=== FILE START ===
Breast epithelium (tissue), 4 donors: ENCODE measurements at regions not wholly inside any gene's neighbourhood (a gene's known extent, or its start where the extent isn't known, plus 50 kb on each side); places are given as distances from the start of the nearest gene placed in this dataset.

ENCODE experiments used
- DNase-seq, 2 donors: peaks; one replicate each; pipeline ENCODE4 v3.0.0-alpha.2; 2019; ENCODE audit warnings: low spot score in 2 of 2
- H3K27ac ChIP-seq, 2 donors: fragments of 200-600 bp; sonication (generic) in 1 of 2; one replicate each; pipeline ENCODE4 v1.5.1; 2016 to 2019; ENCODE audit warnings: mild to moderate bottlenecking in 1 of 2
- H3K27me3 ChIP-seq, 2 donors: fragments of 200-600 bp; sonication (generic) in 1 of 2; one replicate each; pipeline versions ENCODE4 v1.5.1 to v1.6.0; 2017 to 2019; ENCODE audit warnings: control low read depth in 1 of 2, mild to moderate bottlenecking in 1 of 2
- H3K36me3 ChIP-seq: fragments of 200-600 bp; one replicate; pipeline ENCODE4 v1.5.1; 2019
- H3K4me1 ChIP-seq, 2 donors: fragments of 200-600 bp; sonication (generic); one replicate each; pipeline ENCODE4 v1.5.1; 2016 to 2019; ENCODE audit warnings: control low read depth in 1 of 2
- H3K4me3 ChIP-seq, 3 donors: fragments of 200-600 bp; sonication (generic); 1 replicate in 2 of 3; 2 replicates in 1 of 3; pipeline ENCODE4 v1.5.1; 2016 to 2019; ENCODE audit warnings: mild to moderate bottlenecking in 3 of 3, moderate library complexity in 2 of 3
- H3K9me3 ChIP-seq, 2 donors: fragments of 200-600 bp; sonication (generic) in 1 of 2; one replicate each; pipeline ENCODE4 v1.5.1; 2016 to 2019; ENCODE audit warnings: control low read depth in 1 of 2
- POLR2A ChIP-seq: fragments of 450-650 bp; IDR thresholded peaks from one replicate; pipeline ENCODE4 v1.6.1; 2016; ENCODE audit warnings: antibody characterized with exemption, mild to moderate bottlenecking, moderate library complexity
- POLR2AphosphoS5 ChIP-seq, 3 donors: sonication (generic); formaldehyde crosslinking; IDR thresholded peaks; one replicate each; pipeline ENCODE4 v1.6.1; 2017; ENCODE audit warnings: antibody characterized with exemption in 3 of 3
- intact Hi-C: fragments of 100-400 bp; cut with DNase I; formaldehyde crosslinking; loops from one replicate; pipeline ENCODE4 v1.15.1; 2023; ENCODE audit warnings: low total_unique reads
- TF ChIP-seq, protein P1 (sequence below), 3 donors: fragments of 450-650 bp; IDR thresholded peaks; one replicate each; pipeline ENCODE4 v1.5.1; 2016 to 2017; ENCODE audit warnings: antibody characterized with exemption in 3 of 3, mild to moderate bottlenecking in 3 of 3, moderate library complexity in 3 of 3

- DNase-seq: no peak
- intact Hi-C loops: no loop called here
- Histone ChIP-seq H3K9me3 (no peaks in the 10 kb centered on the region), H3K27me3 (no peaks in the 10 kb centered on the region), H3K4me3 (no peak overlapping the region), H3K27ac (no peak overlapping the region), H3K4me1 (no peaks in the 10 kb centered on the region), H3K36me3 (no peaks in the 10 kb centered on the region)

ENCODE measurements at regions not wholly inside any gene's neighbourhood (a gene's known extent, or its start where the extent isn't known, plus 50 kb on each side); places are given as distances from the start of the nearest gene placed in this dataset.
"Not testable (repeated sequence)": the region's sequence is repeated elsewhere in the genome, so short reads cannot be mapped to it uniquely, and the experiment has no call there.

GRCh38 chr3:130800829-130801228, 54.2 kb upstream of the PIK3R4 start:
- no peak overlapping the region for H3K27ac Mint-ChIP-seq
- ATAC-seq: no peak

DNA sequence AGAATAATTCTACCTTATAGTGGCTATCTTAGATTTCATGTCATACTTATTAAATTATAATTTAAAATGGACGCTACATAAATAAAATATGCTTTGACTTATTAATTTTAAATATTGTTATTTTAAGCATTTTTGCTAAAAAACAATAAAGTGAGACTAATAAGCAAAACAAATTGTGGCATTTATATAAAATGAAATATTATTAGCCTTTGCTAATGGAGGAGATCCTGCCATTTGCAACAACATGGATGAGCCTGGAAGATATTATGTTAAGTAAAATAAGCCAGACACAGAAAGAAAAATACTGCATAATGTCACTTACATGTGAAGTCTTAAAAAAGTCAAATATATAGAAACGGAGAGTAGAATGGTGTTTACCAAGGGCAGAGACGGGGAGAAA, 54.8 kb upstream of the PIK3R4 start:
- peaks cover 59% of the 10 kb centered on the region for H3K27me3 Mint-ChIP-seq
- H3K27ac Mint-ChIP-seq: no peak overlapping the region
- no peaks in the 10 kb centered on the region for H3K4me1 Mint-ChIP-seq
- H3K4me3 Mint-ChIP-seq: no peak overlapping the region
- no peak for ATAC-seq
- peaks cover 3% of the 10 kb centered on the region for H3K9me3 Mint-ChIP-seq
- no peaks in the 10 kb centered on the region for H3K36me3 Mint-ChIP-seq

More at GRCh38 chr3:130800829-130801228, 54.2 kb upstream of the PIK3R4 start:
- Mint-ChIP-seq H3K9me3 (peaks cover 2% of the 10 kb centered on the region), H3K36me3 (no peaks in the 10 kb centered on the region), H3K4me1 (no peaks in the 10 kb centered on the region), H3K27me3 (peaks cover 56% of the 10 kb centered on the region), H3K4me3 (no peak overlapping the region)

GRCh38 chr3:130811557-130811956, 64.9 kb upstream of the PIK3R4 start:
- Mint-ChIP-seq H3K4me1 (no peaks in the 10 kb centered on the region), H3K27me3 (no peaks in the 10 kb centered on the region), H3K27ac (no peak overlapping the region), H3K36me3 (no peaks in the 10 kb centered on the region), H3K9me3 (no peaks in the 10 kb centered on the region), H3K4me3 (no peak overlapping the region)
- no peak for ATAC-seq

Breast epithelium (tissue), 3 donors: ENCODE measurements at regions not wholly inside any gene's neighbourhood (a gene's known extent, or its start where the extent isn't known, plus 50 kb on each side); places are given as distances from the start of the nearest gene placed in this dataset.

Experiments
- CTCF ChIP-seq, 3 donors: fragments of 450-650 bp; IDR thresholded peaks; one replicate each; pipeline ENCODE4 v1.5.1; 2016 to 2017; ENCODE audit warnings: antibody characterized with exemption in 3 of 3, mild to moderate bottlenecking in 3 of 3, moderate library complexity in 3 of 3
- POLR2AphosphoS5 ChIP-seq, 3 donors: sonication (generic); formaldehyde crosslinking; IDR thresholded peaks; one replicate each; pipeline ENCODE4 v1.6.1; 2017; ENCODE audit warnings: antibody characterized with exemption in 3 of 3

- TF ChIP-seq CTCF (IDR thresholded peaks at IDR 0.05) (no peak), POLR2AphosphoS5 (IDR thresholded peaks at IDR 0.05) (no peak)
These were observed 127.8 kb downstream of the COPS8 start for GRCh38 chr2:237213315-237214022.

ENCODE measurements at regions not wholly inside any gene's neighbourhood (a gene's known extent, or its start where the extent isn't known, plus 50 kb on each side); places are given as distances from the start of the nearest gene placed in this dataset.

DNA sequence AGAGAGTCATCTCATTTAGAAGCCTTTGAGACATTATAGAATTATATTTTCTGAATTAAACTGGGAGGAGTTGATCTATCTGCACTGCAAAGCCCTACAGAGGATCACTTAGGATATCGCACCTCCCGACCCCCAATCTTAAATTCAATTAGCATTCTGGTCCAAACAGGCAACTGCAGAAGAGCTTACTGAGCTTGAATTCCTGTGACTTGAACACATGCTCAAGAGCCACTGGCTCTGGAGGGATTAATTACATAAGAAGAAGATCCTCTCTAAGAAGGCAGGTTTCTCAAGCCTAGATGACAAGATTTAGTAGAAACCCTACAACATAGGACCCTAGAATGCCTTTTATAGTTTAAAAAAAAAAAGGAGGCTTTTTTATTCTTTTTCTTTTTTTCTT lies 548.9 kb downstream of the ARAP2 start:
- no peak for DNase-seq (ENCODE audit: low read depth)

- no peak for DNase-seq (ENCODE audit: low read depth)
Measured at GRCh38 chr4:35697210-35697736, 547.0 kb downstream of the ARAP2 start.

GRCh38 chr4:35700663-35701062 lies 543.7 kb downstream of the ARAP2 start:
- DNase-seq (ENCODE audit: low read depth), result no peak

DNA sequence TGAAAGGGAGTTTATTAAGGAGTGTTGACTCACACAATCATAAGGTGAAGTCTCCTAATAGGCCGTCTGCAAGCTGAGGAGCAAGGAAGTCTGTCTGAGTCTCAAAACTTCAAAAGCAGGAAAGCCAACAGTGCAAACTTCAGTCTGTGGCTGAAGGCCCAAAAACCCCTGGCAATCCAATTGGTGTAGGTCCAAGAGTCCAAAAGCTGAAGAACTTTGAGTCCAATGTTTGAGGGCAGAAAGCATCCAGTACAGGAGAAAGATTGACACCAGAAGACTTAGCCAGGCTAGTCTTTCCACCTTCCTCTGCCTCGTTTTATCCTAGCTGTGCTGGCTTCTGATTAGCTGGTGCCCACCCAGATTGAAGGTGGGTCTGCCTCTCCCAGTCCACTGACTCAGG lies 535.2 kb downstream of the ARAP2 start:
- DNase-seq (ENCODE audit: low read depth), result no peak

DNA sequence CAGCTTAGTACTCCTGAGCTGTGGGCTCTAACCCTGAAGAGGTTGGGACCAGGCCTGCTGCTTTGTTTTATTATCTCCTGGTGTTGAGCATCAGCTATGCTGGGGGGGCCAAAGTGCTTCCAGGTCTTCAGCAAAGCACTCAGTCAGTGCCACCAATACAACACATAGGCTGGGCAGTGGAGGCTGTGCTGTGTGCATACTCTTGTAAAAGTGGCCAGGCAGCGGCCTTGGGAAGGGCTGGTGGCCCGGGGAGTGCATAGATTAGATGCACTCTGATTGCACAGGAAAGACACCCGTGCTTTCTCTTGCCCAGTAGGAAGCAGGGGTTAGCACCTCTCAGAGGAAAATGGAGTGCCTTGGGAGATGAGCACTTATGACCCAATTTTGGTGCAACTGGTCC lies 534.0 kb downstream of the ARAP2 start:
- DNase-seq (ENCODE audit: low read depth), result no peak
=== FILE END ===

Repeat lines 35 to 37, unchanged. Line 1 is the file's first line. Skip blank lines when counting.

Breast epithelium (tissue), 3 donors: ENCODE measurements at regions not wholly inside any gene's neighbourhood (a gene's known extent, or its start where the extent isn't known, plus 50 kb on each side); places are given as distances from the start of the nearest gene placed in this dataset.

Experiments
- CTCF ChIP-seq, 3 donors: fragments of 450-650 bp; IDR thresholded peaks; one replicate each; pipeline ENCODE4 v1.5.1; 2016 to 2017; ENCODE audit warnings: antibody characterized with exemption in 3 of 3, mild to moderate bottlenecking in 3 of 3, moderate library complexity in 3 of 3